Cambil knew of the Cardassian city that was the first mass Cardassian casualty in the concluding days of the war. But, as Jacet said, it was one of the most significant factors that pushed the Cardassian military to turn on their Dominion allies and for the civilian population to uprise. “Is there anything here that will help us locate this squadron?”
“The Death Task Force?” Jacet asked. He realised what he had just said and elaborated how he and the rest of his research team at the time had called the missing specialist squadron that designation once they started to review their technical information. “You should have everything in there, but captain, you do realise Starfleet Intelligence has this information on file?”
“They do?” Cambil asked, curious to know what he meant by that.
Jacet nodded. “In fact, one of the captains in your squadron stole a copy of my files over thirteen years from me, and I believe his brother, your squadron leader, aided his escape.”
Remaining calm, Cambil gave Jacet a curious look. “I’m sorry, Gul Jacet, but you’ll have to explain to me what you mean by that.”
He sneered slightly and smirked at her. “Do not worry, Captain Cambil. I have no ill intentions towards Fleet Captain James Preston Harvey McCallister or Captain Horatio Albie McCallister. Furthermore, the latter did me a service when he stole plans of the Breen shipyard during the war. He significantly delayed their efforts in building ships using the Dominion metagenic weapons.”
“Well, thank you for that,” Cambil said. “Now that you’ve given us this information, why do I feel there’s a price that comes with it?”
Jacet’s sneer got wider. “Of course it does.” His expression then turned serious. “I formally request that myself and the rest of my squadron join your squadron to hunt, track and destroy the Death Task Force.”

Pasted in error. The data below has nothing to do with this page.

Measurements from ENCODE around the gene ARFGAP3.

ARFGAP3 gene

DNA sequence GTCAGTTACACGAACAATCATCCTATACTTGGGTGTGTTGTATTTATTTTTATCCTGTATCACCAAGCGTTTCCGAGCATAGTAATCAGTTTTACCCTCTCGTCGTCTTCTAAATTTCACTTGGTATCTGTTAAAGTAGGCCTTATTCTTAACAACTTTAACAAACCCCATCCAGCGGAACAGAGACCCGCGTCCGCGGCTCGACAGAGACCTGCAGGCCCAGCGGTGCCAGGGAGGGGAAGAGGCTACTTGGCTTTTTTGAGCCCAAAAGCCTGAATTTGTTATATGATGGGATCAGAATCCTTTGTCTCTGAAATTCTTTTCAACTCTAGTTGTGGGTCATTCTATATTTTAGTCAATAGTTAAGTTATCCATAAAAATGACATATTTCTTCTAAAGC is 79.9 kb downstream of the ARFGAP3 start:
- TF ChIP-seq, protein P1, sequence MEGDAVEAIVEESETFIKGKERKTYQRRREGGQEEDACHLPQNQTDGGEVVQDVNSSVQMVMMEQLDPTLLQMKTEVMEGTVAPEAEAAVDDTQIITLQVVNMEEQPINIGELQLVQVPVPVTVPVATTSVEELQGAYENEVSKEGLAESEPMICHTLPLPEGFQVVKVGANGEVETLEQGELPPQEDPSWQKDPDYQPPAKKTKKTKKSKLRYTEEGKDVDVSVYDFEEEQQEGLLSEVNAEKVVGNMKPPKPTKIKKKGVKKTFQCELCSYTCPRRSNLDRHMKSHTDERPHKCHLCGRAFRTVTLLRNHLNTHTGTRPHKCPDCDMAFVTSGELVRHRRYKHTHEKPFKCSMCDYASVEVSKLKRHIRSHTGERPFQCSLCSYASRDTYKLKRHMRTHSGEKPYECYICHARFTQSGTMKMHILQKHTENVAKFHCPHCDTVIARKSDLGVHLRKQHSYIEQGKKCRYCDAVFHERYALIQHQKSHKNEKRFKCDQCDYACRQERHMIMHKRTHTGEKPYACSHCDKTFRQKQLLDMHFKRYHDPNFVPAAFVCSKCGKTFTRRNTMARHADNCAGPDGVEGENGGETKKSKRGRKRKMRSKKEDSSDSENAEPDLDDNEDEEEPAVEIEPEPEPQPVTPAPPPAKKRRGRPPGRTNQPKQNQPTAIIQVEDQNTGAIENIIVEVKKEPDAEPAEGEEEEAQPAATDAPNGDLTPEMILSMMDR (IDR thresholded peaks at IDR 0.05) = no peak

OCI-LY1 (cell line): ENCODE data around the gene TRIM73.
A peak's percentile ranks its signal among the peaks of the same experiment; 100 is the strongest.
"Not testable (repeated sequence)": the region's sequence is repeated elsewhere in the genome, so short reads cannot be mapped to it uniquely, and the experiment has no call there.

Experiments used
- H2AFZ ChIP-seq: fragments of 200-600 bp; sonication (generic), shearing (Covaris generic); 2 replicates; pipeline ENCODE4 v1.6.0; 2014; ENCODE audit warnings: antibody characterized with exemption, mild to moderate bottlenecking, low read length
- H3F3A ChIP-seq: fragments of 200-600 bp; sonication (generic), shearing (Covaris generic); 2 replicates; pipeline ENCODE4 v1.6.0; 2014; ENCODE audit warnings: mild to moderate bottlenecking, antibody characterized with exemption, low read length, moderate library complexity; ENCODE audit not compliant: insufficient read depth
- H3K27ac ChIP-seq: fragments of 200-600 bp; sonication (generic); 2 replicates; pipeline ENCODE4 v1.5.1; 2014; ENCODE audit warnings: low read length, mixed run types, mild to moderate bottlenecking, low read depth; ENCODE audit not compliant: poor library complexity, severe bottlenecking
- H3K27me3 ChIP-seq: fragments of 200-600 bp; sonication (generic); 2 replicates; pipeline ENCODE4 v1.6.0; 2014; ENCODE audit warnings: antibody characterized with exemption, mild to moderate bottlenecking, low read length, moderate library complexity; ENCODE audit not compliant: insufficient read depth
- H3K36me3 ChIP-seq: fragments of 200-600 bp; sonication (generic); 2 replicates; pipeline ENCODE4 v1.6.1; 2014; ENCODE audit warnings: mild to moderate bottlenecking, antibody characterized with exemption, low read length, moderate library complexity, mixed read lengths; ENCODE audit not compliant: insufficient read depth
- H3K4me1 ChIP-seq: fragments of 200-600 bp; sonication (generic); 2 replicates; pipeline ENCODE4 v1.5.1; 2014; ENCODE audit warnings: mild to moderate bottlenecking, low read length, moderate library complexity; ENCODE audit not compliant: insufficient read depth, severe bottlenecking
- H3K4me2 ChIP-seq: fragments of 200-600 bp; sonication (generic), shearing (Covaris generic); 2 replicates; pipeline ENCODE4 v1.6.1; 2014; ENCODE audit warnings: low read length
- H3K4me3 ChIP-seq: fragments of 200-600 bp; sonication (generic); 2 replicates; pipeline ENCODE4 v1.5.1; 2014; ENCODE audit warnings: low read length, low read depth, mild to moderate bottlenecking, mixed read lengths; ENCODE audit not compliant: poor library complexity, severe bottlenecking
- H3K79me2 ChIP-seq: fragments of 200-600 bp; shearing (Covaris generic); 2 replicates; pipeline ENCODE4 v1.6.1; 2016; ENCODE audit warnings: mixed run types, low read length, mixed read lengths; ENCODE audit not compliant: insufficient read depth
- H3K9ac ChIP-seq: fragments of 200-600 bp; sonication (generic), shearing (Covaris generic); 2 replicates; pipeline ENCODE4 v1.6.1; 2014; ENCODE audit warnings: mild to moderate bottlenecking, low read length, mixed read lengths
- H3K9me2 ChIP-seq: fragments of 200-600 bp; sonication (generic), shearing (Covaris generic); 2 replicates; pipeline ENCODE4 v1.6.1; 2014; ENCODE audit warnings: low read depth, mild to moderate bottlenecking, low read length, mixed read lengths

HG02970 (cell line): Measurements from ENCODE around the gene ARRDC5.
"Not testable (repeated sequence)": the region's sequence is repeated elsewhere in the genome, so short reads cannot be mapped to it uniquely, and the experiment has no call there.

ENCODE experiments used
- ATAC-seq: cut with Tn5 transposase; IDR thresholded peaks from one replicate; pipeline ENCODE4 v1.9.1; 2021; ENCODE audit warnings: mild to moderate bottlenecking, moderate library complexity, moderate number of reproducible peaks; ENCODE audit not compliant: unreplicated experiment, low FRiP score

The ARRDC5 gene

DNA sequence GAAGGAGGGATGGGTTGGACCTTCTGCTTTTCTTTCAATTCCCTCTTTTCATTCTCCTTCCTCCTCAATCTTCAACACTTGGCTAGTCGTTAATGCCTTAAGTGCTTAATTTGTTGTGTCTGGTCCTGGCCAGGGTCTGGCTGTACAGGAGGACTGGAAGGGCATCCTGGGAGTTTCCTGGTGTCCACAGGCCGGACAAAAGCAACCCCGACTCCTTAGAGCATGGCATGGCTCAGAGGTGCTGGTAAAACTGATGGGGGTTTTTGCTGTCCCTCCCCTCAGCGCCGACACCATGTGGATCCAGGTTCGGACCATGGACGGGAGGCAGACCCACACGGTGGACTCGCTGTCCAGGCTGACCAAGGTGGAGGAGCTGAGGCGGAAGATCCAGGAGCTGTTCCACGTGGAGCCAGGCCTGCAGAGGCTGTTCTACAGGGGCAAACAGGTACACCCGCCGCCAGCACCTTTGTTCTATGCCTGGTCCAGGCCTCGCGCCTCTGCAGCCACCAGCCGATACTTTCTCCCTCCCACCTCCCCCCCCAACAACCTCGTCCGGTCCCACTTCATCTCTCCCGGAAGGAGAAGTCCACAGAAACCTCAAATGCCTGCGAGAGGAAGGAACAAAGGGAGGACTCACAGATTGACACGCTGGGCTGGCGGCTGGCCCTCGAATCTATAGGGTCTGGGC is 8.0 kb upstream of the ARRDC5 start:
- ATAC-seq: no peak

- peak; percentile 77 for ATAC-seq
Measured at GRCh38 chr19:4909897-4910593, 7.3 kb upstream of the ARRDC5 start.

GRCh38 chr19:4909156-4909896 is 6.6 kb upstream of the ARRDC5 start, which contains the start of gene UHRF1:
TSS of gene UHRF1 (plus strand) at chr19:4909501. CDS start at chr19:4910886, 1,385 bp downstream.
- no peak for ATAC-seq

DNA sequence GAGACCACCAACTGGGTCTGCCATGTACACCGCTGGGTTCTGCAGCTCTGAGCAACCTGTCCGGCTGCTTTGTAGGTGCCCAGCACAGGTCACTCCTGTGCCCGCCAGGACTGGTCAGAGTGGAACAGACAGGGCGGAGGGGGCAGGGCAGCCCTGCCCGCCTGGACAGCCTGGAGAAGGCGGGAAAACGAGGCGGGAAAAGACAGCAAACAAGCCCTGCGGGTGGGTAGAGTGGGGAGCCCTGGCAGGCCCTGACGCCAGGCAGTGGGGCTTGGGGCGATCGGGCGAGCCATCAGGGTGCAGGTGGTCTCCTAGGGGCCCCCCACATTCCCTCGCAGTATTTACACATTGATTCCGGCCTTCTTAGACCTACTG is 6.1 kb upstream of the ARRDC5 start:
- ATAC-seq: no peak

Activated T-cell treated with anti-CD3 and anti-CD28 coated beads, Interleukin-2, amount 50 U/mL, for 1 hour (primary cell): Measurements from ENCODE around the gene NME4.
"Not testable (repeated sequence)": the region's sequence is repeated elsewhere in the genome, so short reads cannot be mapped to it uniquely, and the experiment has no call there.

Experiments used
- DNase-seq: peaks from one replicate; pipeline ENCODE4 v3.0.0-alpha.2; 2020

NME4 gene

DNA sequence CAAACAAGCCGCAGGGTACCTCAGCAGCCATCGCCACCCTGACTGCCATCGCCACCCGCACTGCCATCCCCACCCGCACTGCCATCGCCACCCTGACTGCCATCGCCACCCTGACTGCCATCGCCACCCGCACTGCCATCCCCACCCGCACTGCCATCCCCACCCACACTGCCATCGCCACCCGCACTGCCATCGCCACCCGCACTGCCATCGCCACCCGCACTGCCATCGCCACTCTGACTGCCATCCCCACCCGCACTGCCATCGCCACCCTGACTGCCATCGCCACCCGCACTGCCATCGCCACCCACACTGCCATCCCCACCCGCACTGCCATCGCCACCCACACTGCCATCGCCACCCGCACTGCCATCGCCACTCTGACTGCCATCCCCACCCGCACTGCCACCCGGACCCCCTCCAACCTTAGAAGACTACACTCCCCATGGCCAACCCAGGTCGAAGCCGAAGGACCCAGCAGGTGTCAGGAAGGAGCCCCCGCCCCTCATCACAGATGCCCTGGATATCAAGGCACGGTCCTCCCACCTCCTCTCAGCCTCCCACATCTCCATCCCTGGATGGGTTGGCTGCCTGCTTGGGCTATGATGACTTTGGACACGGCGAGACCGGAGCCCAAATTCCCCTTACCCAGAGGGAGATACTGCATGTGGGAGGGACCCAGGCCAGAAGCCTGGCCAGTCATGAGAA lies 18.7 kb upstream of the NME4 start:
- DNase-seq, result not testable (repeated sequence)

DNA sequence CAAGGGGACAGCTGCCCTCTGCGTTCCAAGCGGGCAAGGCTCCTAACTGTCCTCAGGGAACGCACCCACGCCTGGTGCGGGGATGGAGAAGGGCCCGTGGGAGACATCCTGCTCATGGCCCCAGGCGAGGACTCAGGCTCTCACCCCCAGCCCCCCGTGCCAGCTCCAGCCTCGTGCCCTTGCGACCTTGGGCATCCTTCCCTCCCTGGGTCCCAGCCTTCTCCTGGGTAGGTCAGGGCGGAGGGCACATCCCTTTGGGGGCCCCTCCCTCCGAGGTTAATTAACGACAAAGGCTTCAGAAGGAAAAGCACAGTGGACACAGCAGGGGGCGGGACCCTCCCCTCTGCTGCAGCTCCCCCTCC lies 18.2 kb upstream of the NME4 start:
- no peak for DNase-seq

“Well, let me check with my superiors first. Dealing with what has happened here at Divninum is our priority right now.” Cambil said.
“That is understandable, and my other ships can support with that too.” Jacet offered.
“Yes, three other Galor-class ships were redirected to rescue a Federation freighter convoy from Dominion ships. Once they have escorted the convoy to Farpoint Station, they can be here to help us,” Jacet shared.
“Well, if there’s nothing else for us to discuss, Gul Jacet, I would like to discuss everything you’ve raised with the others in my squadron and get our response to you as soon as possible,” Cambil said as she stood up and offered her hand to him.
“Thank you, captain,” Jacet shook her hand. “I do mean it, captain, that if we can join your forces, I will do whatever it takes to remove this threat, and I hope that makes amends for my negligence in not sharing this information at the end of the war.”
For the first time since the start of their meeting, Cambil truly believed what he said. “Let’s take one step at a time,” She said before calling for Hunsen to return to take their guest off her ship. After he left, she returned to the bridge and had a message sent to the Odyssey straight away, she needed to speak to James at once, and it couldn’t wait.